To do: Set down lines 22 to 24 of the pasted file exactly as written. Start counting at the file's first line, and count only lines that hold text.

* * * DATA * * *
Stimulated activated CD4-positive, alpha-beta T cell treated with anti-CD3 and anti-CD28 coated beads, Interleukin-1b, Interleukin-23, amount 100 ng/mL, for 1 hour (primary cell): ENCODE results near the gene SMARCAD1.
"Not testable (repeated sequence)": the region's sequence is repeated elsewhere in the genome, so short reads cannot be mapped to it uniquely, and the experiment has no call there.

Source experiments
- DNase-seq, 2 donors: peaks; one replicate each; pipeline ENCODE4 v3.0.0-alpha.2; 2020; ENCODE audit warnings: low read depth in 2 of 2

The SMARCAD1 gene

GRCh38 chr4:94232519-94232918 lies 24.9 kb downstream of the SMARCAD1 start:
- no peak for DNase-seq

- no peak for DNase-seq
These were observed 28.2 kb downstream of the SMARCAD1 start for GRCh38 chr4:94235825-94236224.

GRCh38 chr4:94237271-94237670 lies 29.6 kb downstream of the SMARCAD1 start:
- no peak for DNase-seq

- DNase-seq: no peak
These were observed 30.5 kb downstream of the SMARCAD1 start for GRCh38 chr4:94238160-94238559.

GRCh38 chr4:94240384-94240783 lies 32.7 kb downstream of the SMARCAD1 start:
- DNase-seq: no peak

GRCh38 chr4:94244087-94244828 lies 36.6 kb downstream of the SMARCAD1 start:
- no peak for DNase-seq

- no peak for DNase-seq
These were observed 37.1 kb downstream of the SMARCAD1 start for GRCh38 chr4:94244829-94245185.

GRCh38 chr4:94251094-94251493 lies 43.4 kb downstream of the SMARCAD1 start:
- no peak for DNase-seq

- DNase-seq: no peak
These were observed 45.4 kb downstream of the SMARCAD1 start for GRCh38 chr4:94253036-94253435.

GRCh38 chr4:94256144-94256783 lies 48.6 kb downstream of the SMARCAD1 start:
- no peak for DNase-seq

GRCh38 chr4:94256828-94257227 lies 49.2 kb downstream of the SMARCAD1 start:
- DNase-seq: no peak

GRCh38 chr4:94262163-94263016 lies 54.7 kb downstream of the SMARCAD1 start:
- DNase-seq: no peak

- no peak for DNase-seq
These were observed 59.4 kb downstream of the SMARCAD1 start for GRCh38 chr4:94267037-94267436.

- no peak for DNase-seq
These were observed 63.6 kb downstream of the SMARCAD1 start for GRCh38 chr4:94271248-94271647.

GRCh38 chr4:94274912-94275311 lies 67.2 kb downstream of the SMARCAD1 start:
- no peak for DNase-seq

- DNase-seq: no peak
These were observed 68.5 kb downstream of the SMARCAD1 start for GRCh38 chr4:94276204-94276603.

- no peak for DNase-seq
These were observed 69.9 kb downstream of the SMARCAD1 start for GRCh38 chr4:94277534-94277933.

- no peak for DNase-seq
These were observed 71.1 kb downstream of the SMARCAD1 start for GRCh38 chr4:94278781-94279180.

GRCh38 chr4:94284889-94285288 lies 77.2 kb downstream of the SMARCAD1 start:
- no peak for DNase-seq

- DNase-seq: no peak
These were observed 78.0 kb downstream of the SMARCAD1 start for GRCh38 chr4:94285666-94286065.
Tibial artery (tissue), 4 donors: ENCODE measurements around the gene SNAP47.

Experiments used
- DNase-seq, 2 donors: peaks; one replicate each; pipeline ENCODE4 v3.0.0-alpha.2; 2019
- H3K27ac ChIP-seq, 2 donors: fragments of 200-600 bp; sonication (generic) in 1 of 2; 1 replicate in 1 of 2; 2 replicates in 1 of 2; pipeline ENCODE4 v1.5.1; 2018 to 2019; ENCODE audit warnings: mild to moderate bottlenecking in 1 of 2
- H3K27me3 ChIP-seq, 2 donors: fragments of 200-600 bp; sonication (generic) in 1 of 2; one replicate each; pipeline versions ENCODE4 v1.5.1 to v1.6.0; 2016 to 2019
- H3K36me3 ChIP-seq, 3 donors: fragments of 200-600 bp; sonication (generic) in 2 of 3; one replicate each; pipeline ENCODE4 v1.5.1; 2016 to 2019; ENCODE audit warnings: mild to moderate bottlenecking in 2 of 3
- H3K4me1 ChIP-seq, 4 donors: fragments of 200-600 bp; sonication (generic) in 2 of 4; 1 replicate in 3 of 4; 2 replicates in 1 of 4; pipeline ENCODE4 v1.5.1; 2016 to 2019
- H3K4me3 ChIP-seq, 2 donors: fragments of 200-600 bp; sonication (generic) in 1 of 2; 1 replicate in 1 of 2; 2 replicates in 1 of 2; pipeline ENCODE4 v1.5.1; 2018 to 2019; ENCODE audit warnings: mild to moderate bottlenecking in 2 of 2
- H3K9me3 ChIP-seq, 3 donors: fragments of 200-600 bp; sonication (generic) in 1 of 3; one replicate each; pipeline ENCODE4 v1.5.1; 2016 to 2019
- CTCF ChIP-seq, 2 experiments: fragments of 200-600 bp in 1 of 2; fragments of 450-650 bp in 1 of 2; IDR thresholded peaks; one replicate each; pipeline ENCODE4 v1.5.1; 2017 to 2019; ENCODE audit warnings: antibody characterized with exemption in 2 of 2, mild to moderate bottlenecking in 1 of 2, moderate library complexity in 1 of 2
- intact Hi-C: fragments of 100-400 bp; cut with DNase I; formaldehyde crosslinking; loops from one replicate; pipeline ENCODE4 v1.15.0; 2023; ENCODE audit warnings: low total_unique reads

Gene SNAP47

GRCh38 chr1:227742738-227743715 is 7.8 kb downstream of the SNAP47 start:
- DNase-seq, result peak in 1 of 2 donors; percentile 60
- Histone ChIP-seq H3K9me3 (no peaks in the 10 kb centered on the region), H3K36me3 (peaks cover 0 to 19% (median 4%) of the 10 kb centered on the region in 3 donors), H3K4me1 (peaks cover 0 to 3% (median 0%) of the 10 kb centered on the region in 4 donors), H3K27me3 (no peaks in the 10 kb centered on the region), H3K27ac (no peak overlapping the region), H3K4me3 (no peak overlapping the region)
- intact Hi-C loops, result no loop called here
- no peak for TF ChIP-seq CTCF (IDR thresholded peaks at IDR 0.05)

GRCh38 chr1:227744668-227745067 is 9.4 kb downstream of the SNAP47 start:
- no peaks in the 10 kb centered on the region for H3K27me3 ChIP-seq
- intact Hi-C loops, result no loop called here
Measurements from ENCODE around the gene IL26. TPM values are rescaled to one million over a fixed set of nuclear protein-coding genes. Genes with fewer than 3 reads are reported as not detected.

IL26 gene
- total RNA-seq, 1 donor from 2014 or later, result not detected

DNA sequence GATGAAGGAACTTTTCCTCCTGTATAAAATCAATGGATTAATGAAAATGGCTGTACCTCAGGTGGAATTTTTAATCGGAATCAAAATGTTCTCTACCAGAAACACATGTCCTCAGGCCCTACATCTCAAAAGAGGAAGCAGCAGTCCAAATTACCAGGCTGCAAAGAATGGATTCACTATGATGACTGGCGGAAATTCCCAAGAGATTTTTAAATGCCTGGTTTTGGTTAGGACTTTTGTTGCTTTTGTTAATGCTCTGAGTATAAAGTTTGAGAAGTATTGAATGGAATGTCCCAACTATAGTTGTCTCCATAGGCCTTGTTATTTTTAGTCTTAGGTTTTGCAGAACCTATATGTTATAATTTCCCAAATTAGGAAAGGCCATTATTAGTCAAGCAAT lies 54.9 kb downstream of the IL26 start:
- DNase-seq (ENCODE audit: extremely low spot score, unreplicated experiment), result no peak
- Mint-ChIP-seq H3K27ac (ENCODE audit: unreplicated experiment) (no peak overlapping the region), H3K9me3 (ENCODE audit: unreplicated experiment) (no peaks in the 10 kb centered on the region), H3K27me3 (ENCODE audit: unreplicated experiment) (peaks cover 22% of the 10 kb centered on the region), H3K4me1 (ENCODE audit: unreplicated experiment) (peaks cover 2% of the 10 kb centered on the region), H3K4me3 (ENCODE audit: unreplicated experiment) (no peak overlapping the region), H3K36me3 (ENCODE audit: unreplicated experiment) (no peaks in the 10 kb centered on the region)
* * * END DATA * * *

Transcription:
- DNase-seq: no peak
These were observed 45.4 kb downstream of the SMARCAD1 start for GRCh38 chr4:94253036-94253435.

GRCh38 chr4:94256144-94256783 lies 48.6 kb downstream of the SMARCAD1 start: